Patent application title: Real-time web-based debate platform
Daniel M. Tranchina (Sonoma, CA, US)
IPC8 Class: AG06F301FI
Class name: Operator interface (e.g., graphical user interface) computer supported collaborative work between plural users computer conferencing
Publication date: 2013-02-14
Patent application number: 20130042186
Real-Time computer-implemented processes, computer-program instructions,
hardware and services and features redefining the value of social
interaction and free speech debate on the Internet by placing value on
every user's voice in a powerful and easy to use social media platform
that interacts in real-time with the issues facing our world and of
importance to the users themselves.
1. A computer-implemented method for providing a real-time web-based
debate-forum where people participate in debates and develop ideas and
solutions to a debate topic in a controlled and managed environment
managed by a computing system, the method comprising: (a) hosting a
service-manager supporting a website-interface for the web-based
debate-forum, wherein a plurality of users each open an account, access
said account, create a profile, post an entry which is displayed on said
website-interface, and view on said website-interface one or more entries
posted by said plurality of users, associate one or more entries to other
entries posted on the web-based debate-forum; (b) starting a plurality of
concurrent debate sessions on a plurality of debate-topics which includes
for each debate session: opening a debate on the debate-forum, creating a
debate profile, posting a description of said debate-topic, and posting
one or more entries associated with said debate-topic; (c) registering in
the debate-forum one or more other users as members of a group of
debate-participants; (d) posting by said debate-participants entries
containing feedback, ideas, answers, and comments to said debate-topic
and to entries posted by said group of debate-participants; and (e)
sequentially posting said entries on said website-interface to develop a
stream of entries in at least soft real-time with said real-time
sequential posting a priority for the real-time web-based debate-forum.
2. The method of claim 1 wherein said starting step (b) includes: (b1) polling automatically using the computer system, a plurality of data sources for a plurality of candidate debate topics; and (b2) selecting and ranking said plurality of candidate debate topics using the computer system and a predetermined metric to identify said plurality of debate-topics.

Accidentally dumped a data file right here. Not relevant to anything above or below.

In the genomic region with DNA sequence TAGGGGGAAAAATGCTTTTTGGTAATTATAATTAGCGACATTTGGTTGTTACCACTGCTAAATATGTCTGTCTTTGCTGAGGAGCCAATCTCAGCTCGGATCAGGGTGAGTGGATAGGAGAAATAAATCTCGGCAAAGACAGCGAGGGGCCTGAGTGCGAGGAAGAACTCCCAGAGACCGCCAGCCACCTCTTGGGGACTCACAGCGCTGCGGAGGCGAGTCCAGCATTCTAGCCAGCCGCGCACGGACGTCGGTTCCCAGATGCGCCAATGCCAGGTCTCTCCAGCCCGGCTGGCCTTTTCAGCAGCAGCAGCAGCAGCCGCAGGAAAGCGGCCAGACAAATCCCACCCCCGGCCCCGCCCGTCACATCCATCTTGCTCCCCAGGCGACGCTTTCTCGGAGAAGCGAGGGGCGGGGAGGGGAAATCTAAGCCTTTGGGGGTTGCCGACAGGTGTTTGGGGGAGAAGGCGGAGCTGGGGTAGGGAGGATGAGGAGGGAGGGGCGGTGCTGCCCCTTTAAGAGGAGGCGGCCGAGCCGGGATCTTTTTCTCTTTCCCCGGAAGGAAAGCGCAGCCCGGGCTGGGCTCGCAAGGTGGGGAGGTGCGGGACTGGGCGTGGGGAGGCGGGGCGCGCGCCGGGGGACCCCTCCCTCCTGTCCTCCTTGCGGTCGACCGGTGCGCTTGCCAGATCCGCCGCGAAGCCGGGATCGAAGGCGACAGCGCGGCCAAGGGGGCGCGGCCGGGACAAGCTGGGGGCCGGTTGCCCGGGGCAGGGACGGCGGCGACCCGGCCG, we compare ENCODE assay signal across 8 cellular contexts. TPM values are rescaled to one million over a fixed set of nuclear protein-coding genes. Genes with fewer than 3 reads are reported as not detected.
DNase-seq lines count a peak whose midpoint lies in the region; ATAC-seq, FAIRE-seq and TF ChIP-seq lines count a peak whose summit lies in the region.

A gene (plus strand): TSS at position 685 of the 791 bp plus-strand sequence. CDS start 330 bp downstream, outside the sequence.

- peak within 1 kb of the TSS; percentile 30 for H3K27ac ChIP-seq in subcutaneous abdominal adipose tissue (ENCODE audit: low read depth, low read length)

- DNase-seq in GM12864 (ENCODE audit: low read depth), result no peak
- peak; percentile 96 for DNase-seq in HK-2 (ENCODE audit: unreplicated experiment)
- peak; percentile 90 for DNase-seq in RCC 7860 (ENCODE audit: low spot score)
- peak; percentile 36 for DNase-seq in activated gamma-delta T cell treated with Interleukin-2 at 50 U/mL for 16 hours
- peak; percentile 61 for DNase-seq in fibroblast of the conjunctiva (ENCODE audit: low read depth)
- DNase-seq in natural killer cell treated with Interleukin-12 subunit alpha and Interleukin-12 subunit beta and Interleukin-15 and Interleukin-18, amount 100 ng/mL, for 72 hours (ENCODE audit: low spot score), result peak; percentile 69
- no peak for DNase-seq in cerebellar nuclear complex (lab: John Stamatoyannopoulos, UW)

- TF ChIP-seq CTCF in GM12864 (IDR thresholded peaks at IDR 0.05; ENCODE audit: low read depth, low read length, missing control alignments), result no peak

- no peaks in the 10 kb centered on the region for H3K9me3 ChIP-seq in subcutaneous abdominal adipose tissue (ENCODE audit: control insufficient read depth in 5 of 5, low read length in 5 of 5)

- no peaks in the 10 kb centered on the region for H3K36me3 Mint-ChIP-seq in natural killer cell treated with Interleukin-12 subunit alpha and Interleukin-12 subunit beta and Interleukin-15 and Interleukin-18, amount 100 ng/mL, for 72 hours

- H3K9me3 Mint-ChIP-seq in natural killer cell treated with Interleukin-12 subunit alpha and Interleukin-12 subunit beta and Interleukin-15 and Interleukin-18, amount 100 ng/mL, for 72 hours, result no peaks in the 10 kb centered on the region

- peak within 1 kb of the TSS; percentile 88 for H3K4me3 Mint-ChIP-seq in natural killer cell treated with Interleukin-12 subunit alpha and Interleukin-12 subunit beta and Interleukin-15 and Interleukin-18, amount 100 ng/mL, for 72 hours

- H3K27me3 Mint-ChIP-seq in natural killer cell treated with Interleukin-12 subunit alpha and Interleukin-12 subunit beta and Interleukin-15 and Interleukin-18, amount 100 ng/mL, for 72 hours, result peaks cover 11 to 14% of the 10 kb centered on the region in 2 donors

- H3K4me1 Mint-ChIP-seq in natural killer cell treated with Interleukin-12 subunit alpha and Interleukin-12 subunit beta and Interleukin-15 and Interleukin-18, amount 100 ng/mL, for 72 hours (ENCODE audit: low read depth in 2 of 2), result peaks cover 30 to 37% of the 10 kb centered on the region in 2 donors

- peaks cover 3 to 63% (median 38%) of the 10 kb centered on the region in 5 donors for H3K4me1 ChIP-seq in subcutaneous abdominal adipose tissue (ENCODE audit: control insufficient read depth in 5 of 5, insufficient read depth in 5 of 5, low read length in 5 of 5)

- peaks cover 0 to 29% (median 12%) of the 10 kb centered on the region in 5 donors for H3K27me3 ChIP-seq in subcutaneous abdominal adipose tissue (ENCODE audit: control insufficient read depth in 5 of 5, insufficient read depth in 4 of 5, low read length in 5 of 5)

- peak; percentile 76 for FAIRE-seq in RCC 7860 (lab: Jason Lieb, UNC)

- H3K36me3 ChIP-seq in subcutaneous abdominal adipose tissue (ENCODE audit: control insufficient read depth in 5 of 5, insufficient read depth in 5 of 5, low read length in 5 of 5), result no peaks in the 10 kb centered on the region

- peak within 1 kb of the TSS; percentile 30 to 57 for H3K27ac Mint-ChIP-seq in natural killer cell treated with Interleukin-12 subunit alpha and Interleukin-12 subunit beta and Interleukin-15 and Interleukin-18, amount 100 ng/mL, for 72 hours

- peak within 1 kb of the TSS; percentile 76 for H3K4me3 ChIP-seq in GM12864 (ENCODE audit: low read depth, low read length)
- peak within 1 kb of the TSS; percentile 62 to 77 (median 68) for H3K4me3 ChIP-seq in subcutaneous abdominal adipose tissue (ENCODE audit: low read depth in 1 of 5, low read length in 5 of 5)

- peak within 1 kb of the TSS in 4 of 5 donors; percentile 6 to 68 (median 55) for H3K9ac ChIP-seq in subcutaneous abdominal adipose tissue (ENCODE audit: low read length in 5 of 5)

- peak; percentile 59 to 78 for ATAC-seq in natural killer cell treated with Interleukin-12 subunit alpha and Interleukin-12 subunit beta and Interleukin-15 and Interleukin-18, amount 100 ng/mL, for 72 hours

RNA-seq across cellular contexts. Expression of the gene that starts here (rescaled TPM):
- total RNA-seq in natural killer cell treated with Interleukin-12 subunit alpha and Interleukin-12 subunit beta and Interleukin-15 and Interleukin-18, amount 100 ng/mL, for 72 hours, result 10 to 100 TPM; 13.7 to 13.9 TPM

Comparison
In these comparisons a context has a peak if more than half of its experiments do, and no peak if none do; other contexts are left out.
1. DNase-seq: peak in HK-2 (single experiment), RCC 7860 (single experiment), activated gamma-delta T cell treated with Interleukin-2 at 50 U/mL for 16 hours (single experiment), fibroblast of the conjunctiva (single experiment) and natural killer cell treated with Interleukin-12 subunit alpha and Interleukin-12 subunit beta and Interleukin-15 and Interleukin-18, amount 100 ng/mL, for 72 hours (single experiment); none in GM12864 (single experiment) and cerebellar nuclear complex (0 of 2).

3. The method of claim 2 wherein said plurality of data sources includes a plurality of current and contemporary sources including real-time news and social media sources.
4. The method of claim 1 further comprising: (f) identifying and measuring, using the computer system, an interest level metric of each of debate-session.
5. The method of 4 further comprising: (g) identifying, using the computing system, a subset of said plurality of debate-sessions for which said interest level metric exceeds a predetermined threshold; and (h) dynamically generating, using the computer system, a view on said web-interface including said subset of debate-sessions and providing a navigable machine-readable link to each debate-session of said subset of debate-sessions.
6. The method of claim 5 wherein said view on said web-interface includes dynamic generation on a home webpage of said web-interface with said subset of debate-sessions scrolling in realtime without a browser refresh between consecutive updates to said subset of debate-sessions.
7. The method of claim 2 wherein further comprising: (f) identifying and measuring, using the computer system, an interest level metric of each of debate-session.
8. The method of 7 further comprising: (g) identifying, using the computing system, a subset of said plurality of debate-sessions for which said interest level metric exceeds a predetermined threshold; and (h) dynamically generating, using the computer system, a view on said web-interface including said subset of debate-sessions and providing a navigable machine-readable link to each debate-session of said subset of debate-sessions.